"WITHOUT ACCESS TO OUR GREAT NETWORK OF INNOVATION PARTNERS WE WOULD NEVER HAVE GOTTEN TO THIS POINT."
The City of Syracuse is just one of 19 cities across the world to have an innovation team thanks to a grant from the Bloomberg Philanthropies (find the whole list here). In our work, we have talked to city workers, local businesses, residents, professors, groups like TNT and FOCUS that give us a great sense of the things that do and don’t work well here.
We’ve also relied on the other i-teams in places like Atlanta, Boston, Long Beach, Jerusalem, Memphis, Peoria, and Rochester for advice or for “group therapy”.
Peoria, Illinois and Atlanta, Georgia are also working to make improvements to their infrastructure systems, and are focusing on things ranging from smart infrastructure to combined sewer overflow separation projects. Syracuse’s infrastructure work has taken a slightly different angle, but we’ve still been able to learn a lot from these cities.
Atlanta has introduced us to companies and organizations that promote the integration of technology and infrastructure. Thanks to New York’s State and Municipal Facility Program, Assemblyman Bill Magnarelli was able to secure $10 million dollars to help with the City of Syracuse’s infrastructure, including a portion that can be invested in new technologies that can help predict or better address infrastructure problems.
Peoria has been approaching their work from a slightly different angle. They are federally mandated to address their sewer system. Initially we thought that this could limit the Peoria i-team’s work. However, they’ve tackled this challenge by investigating ways to couple their sewer challenge with other infrastructure issues. Onondaga County falls under the same type of court order, so it has been interesting to see the progress of projects like Save the Rain locally, while also tracking the work of our Midwestern colleagues.
"SYRACUSE'S INFRASTRUCTURE WORK HAS TAKEN A SLIGHTLY DIFFERENT ANGLE, BUT WE'VE STILL BEEN ABLE TO LEARN A LOT FROM OTHER CITIES."
In addition to our great peer network, we also have coaches that we work with every other week to ensure that we are moving in the right direction. Our coaching team is matched perfectly with the work that we are doing. One of our coaches, Emily Love, used to work for the Atlanta i-team, so she is intimately familiar with the innovation delivery process and the challenges associated with it. Since Atlanta is also working on infrastructure challenges, Emily comes with great suggestions every time we speak. Our other coach, Bjorn Whitmore, is originally from Ithaca, so he is very aware of the issues surrounding upstate cities. Together they act as a sounding board and help us to logically address the innovation and infrastructure work that we are focusing on.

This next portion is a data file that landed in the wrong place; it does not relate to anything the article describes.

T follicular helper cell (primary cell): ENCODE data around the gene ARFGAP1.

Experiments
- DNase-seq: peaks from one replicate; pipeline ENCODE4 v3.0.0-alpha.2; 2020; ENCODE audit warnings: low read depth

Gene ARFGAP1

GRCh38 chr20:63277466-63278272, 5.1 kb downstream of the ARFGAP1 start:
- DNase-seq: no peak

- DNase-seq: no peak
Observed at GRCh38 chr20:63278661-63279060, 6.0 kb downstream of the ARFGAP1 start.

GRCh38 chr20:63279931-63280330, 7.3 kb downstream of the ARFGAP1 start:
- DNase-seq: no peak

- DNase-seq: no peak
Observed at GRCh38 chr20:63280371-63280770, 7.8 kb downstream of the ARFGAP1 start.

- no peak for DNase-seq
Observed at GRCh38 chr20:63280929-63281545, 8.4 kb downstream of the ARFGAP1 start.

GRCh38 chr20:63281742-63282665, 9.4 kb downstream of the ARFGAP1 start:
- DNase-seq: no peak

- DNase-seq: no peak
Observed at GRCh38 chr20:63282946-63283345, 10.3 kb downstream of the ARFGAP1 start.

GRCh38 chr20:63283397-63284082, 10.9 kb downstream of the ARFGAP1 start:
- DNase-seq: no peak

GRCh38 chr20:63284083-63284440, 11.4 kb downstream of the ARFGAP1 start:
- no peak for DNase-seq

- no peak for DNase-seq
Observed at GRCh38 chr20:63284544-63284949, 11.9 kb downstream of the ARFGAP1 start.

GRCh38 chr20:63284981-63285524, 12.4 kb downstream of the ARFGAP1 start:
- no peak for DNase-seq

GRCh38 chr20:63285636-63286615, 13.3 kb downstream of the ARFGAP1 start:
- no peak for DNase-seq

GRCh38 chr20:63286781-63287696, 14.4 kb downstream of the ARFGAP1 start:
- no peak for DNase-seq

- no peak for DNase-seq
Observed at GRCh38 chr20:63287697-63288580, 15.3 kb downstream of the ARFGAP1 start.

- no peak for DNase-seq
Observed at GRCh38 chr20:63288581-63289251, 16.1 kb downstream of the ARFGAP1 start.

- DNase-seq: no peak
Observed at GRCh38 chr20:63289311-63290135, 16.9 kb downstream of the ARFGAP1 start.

"ONONDAGA COUNTY FALLS UNDER THE SAME TYPE OF COURT ORDER, SO IT HAS BEEN INTERESTING TO SEE THE PROGRESS OF PROJECTS LIKE SAVE THE RAIN LOCALLY..."
One of the biggest things that our coaching team has been emphasizing is that the innovation delivery process is not linear. Even though we are technically working through how we will implement some of our ideas (step three of four in our process), we should constantly be conducting research (step one) and generating ideas for infrastructure improvements (step two).
So, we’ve been following our coaches’ suggestions and conducting ample research on technologies, data systems, and best practices over the past few weeks. We’ve come across some great technologies including devices that could be mounted to Department of Public Works vehicles which would use video and sensor feeds to grade the roads. This could help to prioritize areas for repair and also feed information into a road asset management system.
We’ve also continued to brainstorm new ideas that could quickly address our city’s infrastructure systems. One of these newer ideas involves using a service that could notify the community about a wide range of upcoming important dates, while also serving as a platform to push messages about emergencies, like water main breaks. This type of service would not only allow the city to communicate more effectively, but could also save the city money by reducing the number of printed materials mailed to constituents.
"ONE OF THE BIGGEST THINGS THAT OUR COACHING TEAM HAS BEEN EMPHASIZING IS THAT THE INNOVATION DELIVERY PROCESS IS NOT LINEAR."
Without access to our great network of innovation partners we would never have gotten to this point. We can’t wait to see our portfolio of initiatives take shape over the next two months, and are incredibly excited to start putting things into practice early next year.